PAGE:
29 December 2010 02:39 [Source: ICIS news]
By Ong Sheau Ling
SINGAPORE (ICIS)--Asia toluene di-isocyanate (TDI) spot prices will likely linger at low levels in 2011, particularly in the second half of the year because of an exacerbated oversupply situation in the key China market, players said.
The oversupply would be caused by the start-up of a new TDI facility and expansions of a regional unit, they added.
The increase in Asian TDI supply is estimated to be close to 10% in 2011. This would exacerbate the current supply deluge, despite an expected demand growth of 10% in the key downstream sectors in China and 10-20% in the Indian market next year.
The key downstream sector is foam, used for soft furniture and automobile seats. It accounts for 60% of Chinese TDI demand. The coatings segment is ranked second, representing 20% of the demand.
"China's TDI capacity will exceed demand in 2011 and exports will be a focus in the future," a Chinese TDI maker said.
Bayer Material Science’s 250,000 tonne/year TDI facility in Shanghai would come on stream in the middle of 2011, while expansion plans would be completed in the second quarter to second half of 2011 for a South Korea-based plant and a China-based unit (please refer to the table below).
Although there would be no major events in 2011 that will result in transport restrictions and dampened demand - as witnessed in 2010 during the World Expo in Shanghai and Asian Games in Guangzhou - players were concerned about the abundant availability in China, sources said.
“This year, prices have been poor and hovering at near to manufacturing costs because of too much supply after a few more Chinese TDI units started to ramp up. Next year , we will see more material - especially in H2 - which will have a negative impact on the Chinese prices,” a northeast Asia-based producer said, adding that he had to divert sales to other regions instead.
Sources said the supply situation for the first half of 2011 would remain unchanged, but the oversupply might ease in the second quarter because of regional turnarounds, stabilising or even driving up prices during the peak season for the foam sector.
“We have business not just in China [but also] in other parts of Asia and the Middle East and Africa, so we can always sell lesser in China and move our cargoes to other countries. This is also a way to adapt to the changing regional supply pattern,” another northeast maker said.
The recent price depression in China and arbitrage openings to India and southeast Asia were keeping price levels low in those regions, sources said.
“This is an abnormal phenomenon. We didn’t see much material moving out from China [Hong Kong] previously,” a global major said.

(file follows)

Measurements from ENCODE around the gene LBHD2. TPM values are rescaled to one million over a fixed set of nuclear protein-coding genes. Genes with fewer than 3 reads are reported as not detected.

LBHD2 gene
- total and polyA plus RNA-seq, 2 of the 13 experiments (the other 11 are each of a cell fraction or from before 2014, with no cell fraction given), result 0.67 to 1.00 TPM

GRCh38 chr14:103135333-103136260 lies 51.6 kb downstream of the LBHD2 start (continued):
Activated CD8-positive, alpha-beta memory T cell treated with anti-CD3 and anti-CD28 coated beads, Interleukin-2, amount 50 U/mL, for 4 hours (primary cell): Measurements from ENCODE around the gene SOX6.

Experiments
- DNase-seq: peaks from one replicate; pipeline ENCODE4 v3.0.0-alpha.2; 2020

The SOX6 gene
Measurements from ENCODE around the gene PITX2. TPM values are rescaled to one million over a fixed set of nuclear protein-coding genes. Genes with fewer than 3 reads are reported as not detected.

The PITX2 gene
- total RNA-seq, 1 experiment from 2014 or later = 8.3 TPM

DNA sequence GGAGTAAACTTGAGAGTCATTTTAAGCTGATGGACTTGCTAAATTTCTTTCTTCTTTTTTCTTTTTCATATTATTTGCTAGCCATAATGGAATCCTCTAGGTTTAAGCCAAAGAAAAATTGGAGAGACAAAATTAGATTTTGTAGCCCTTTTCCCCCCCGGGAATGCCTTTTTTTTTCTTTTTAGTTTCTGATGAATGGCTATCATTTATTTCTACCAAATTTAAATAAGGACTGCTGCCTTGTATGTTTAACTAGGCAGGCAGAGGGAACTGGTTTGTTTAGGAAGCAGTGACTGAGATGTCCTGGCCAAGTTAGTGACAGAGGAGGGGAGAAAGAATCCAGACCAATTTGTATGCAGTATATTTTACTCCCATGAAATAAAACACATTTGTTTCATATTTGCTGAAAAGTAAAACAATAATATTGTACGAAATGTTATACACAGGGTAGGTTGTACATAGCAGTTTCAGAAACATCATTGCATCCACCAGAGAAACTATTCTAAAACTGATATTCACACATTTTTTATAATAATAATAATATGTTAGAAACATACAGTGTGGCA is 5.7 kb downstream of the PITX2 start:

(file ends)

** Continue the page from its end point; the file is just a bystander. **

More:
“We saw sporadic offers from Hong Kong or Chinese traders, which were much lower than the mainstream market [at around $100-200/tonne (€76-152/tonne)]. This really messed up the market sentiment and end-users, in particular, were confused about the market,” an Indonesian-based distributor said.
Likewise in India, such low offers appeared in December, jeopardising the buying interest for mainstream cargoes.
“If this situation persists next year , which is a high tendency, we can’t see southeast Asian and Indian prices looking too good,” a producer in northeast Asia said.
Business in India might be more challenging in 2011 since local maker Gujarat Narmada Valley Fertilizers (GNFC) would more than triple its nameplate capacity, players said.
“Although there will be at least a 10% increase in foam demand next year  in India from the current 35,000-40,000 tonnes/year, if the local plant ramps up, sellers like us will be squeezed out from the market,” a regional trader said.
Regional players were thus eager to know when GNFC would complete the expansion of its plant. Previously, the company said the completion date would be in December 2011, but one of its key buyers received news that the expansion would be completed in July that year.
“Once GNFC starts with its new capacity, business will be harder for exporters like us. We will see some players being squeezed out from the market,” the global major added.
Another factor affecting the market outlook for 2011 was the rising cost of toluene, a feedstock of TDI, particularly since crude futures had breached the $90/bbl mark, other producers and sellers said.
“If toluene prices continue to rise on the back of strong crude futures, producers like us will have no leeway to drop prices, despite the supply overhang,” a key northeast Asian maker said.
($1 = €0.76)
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